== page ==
5. Analysis of norms of behavior

The total number of posts in 50 threads selected as having a topic related to ethical concerns was 2036. The number of relevant posts (excluding posts that did not contribute to the discussion of behavior norms, for example posts containing only emoticons) was 639 (31.39% of the total posts). 586 users were recorded across all 50 conversations. 366 of them took part in only one conversation, and the average number of conversations per user was 2±0.08. A total of 60 norms of behavior were found. Those norms could be positive (e.g. “It is acceptable to kill in self-defense”) or negative (e.g. “It is not acceptable to commit betrayal”). Most of the time, however, they could not be paired as binary opposites, since they frequently expressed nuances in the permissibility of a given behavior (revealing distinctions between what was considered permissible, permissible but frowned upon, unacceptable or obligatory behavior).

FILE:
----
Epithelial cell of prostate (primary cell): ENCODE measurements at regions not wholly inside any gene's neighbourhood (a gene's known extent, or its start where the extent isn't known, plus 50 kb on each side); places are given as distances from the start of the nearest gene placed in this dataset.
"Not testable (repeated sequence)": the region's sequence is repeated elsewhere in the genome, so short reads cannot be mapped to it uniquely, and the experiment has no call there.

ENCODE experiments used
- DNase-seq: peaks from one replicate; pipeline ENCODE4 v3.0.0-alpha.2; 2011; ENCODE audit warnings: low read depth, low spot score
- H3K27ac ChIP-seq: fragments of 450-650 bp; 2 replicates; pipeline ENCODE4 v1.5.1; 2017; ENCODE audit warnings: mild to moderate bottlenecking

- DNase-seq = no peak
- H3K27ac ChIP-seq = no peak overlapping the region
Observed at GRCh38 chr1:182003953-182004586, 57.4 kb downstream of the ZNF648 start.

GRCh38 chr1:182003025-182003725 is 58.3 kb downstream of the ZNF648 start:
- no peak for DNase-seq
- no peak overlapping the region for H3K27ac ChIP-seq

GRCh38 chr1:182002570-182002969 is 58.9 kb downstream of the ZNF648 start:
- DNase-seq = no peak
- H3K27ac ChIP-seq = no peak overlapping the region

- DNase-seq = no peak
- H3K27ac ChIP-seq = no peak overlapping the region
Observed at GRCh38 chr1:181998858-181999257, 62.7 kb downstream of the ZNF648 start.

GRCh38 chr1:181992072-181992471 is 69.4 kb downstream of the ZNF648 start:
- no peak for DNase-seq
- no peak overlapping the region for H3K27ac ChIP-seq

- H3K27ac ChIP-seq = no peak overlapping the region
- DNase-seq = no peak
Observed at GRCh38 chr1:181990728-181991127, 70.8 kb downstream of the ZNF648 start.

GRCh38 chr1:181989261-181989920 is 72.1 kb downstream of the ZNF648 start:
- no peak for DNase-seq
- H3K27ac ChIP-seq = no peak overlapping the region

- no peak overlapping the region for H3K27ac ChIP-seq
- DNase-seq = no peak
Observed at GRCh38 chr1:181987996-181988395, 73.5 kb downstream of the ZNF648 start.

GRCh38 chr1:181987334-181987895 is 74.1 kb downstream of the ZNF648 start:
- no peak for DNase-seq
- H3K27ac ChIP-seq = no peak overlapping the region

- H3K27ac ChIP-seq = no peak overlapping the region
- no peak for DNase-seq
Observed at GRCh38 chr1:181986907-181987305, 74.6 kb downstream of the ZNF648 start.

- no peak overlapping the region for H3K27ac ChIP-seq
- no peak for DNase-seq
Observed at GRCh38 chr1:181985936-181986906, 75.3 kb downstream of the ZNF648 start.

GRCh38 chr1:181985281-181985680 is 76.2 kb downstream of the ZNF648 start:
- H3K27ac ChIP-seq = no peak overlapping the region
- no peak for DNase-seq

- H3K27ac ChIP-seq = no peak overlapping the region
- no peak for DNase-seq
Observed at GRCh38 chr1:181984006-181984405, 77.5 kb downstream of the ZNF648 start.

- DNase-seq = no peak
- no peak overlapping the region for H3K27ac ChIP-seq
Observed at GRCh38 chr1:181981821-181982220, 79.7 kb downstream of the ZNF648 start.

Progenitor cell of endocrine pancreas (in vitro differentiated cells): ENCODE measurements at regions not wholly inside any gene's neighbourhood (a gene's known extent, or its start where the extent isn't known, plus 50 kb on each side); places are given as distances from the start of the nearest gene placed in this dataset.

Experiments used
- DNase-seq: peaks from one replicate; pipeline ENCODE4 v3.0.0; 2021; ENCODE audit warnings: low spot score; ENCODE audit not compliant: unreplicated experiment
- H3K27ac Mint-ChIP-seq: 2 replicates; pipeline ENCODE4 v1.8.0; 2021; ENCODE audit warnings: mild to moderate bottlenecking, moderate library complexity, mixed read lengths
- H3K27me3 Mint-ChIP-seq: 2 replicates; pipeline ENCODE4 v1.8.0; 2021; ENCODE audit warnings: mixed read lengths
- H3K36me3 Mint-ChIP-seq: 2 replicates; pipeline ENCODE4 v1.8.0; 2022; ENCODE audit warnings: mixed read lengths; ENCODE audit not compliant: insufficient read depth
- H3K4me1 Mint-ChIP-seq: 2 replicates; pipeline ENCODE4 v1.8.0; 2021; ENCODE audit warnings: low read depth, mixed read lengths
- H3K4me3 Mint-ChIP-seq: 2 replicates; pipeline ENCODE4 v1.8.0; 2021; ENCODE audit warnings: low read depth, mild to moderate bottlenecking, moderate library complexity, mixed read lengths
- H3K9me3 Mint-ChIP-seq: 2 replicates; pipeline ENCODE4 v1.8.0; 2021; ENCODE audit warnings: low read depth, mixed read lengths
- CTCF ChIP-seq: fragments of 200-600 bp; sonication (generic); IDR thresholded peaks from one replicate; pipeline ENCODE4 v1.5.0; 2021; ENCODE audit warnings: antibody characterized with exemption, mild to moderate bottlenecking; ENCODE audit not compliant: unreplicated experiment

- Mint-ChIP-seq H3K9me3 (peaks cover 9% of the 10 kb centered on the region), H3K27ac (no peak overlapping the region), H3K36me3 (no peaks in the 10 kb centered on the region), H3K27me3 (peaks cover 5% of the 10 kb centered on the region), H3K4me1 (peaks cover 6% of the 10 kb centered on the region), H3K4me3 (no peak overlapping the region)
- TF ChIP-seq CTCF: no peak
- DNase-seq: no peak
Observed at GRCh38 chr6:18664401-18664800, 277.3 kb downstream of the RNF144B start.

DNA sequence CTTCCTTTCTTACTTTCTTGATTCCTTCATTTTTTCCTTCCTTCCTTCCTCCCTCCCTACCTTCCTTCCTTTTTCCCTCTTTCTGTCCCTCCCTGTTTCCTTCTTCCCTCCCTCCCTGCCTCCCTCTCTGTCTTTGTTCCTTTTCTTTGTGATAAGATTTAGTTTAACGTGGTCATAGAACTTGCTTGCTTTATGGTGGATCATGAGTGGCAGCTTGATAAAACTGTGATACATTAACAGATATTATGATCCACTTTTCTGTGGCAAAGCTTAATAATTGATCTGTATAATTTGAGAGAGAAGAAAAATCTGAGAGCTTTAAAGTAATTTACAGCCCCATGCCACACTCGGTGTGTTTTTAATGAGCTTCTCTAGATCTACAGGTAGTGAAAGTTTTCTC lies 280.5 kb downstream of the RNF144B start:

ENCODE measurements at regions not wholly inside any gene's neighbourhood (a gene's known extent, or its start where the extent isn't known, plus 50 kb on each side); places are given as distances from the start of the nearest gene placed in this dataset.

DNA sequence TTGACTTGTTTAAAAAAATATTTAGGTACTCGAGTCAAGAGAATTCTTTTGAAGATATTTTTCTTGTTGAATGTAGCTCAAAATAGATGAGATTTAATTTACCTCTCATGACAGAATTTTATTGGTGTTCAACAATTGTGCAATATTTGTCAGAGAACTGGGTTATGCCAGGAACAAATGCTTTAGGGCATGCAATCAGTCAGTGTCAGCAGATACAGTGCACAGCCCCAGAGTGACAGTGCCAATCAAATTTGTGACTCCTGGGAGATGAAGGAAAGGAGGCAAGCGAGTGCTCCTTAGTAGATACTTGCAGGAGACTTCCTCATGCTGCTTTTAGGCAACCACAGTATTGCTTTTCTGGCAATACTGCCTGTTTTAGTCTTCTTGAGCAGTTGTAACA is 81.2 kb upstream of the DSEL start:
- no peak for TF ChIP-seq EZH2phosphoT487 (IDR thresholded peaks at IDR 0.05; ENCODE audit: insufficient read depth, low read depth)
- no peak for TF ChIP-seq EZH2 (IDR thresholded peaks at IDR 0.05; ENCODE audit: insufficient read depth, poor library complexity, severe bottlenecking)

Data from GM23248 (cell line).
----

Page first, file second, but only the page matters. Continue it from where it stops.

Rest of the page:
The vast majority of the norms were “in character” (65% norms, detailing how survivors should or should not behave, from an ethical or utilitarian point of view) compared to “out of character” (35% norms related for instance to fair play or to considerations of what behavior should be displayed by avatars based on the user’s views of human nature, a difference significant at p<0.05, assessed by z-test, z = 3.10).

Discussion

1. Validity and limitations of the experimental model